6 years ago

After being considered primitive for decades, IUDs have been rising rapidly among American women in recent years. Strong endorsements from birth-control experts are leading the increase. IUDs are not for every woman, but top women’s health experts are saying they are a good option for most women. This is far different from the old days. Only women who had already given birth were given the option for IUDs, due to the risk of infection. Birth control experts are not balanced on the subject; some argue that the IUD is an under-used option for birth control, while others are still not recommending it. There are two categories of IUDs currently in use, those made of copper and those that emit a progestin hormone.

Intrauterine devices made of copper are effective at preventing pregnancy for 10 years. They are hormone-free making them an option for women who cannot use hormonal contraception. They work by making the intrauterine cavity inhospitable to sperm and hinder the sperm from traveling through the uterus and into the fallopian tubes. The copper IUD can also be used for emergency contraception for up to 5 days following unprotected sex.

With hormonal IUDs, a small amount of progestin, a hormone similar to the natural hormone progesterone, is released into the uterine lining. This hormone thickens cervical mucus and makes it difficult for sperm to enter the cervix. Hormonal IUDs also slow down the growth of the uterine lining, making it inhospitable for fertilized eggs.

As with all birth control options there are pros and cons. The need for a procedure to get this type of birth control allows you to have conversations with your ob-gyn to find what kind of birth control suits your lifestyle. The conversation should also include a run-down of the risks. A decision should ultimately be made between you and your practitioner.
IUD and Birth Control

Pros to IUDs

  • It takes a doctor’s visit to have an IUD implanted, but then your birth control is likely set for years.
  • The device is close to 100% effective.
  • The IUD is also considered one of the most cost-effective forms of birth control when paid for out of pocket. Although it costs several hundred dollars up front, the cost is spread out over years.
  • Under federal rules, insurance companies must cover FDA-approved contraception, which includes the IUD, with no co-pays or additional fees.
  • Periods diminish or disappear with a progestin-releasing IUD, which many women appreciate.
  • The copper IUD offers effective long-term birth control without hormones.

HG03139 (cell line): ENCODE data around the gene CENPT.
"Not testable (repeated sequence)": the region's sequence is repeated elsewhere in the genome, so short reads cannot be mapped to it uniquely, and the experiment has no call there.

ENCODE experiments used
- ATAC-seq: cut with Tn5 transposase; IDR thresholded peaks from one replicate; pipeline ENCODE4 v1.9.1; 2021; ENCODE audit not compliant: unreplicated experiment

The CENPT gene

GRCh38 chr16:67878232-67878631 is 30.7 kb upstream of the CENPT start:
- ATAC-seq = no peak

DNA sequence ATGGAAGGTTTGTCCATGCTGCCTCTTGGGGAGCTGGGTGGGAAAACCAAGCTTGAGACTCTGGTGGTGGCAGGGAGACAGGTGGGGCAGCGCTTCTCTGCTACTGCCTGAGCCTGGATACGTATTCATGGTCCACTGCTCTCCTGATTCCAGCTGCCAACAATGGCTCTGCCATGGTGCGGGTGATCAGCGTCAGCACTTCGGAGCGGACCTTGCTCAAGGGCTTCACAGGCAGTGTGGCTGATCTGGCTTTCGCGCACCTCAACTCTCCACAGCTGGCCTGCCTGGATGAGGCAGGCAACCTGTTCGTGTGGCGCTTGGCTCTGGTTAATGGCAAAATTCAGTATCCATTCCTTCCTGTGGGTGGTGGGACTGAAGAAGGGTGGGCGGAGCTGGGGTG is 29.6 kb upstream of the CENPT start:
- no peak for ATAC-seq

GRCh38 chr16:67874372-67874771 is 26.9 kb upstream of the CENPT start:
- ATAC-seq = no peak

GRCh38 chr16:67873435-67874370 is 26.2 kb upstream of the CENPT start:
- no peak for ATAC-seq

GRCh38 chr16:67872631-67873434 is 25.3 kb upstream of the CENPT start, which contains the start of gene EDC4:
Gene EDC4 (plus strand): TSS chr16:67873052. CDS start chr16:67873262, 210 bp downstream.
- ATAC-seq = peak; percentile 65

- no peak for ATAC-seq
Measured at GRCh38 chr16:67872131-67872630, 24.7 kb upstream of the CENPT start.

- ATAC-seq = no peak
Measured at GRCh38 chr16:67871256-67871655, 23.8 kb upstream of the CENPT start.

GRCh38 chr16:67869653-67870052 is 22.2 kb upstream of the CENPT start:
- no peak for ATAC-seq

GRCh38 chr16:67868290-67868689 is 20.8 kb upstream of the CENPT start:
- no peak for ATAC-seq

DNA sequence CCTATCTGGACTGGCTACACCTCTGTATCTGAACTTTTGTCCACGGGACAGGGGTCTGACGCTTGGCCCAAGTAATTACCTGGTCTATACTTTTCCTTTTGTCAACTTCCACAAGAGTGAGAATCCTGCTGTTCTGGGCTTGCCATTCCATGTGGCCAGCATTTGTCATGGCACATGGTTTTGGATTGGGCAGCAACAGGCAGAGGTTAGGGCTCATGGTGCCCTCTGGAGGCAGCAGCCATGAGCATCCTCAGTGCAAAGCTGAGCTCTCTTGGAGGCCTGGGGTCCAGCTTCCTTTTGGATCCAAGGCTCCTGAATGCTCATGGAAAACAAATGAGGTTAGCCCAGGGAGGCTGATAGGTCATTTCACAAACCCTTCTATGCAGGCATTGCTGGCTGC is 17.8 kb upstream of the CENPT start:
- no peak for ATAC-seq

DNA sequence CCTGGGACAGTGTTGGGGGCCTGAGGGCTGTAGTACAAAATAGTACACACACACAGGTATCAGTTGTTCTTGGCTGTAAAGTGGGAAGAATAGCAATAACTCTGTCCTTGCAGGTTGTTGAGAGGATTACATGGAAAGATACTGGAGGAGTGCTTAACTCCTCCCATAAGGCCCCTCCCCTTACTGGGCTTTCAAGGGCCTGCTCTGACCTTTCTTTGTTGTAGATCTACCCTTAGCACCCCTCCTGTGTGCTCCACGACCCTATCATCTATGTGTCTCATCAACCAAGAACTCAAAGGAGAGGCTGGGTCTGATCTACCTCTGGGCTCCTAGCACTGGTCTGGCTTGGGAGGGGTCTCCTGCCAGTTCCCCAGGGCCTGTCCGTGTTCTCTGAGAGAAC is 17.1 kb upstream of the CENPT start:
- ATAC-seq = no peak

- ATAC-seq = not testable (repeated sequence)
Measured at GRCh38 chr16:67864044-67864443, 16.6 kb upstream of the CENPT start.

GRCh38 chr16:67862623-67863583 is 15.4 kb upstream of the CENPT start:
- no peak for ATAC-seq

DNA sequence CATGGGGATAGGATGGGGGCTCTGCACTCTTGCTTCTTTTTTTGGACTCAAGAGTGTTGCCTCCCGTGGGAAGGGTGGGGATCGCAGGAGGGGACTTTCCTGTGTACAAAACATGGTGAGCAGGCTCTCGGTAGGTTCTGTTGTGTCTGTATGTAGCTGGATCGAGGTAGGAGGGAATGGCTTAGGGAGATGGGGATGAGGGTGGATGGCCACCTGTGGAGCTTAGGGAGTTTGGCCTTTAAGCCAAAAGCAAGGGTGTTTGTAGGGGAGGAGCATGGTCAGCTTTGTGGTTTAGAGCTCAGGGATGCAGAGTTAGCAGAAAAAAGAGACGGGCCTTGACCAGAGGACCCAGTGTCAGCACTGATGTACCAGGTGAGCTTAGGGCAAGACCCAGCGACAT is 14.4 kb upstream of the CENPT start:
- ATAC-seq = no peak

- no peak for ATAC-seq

• Though IUDs work long-term, their birth control effect is reversible: once they’re out, it ends.
  • IUDs are private and cannot be seen or felt.

Possible Side Effects

  • IUDs do not protect against sexually transmitted infections and diseases. An IUD is an effective form of birth control. It is NOT a way to practice safe sex.
  • Though current IUDs have caused nothing like the 1970s debacle of the dangerous Dalkon Shield, some complications do arise. There is a remote risk of embedding and perforations. Some women do experience pain, while others don’t. There are also reports of women expelling the IUD, although it is rare.
  • The progestin-releasing IUD makes periods lessen or disappear, which some women don’t like.
  • While the risk of infection is low, the devices can make existing ones—specifically, chlamydia and gonorrhea—much worse. About one in 100 women report infections within the first 20 days of insertion. The infections can generally be treated with antibiotics. Given that the infections usually arise due to bacteria that crept in during insertion, is it essential to find a skilled practitioner to perform the procedure.
  • The copper Paragard can lead to heavier periods.
  • Also, though their levels are very low, the progestin released by the hormone IUD can affect some women. Some women experience depression and similar symptoms and ultimately switch to the copper IUD. Others have reported acne, headache, and sore breasts.

If you are considering a new form of birth control contact Dallas Top10 OBGYN Dr. Nathan Thomas today.  Dr. Nathan Thomas is a Dallas, Texas Obstetrician and Gynecologist and Board Certified by the American Board of Obstetrics and Gynecology. Dr. Thomas moved to Dallas in 2009 and now one of the most sought after OBGYN’s in Dallas. He follows hundreds of patients yearly all receiving the same quality of care and expertise. Dr. Thomas has been named 2015/2016 Top10MD – an honor only 1-in-3 doctor’s in the United States succeed with this recognition. To schedule your appointment contact Dr. Thomas at 972-566-4555.


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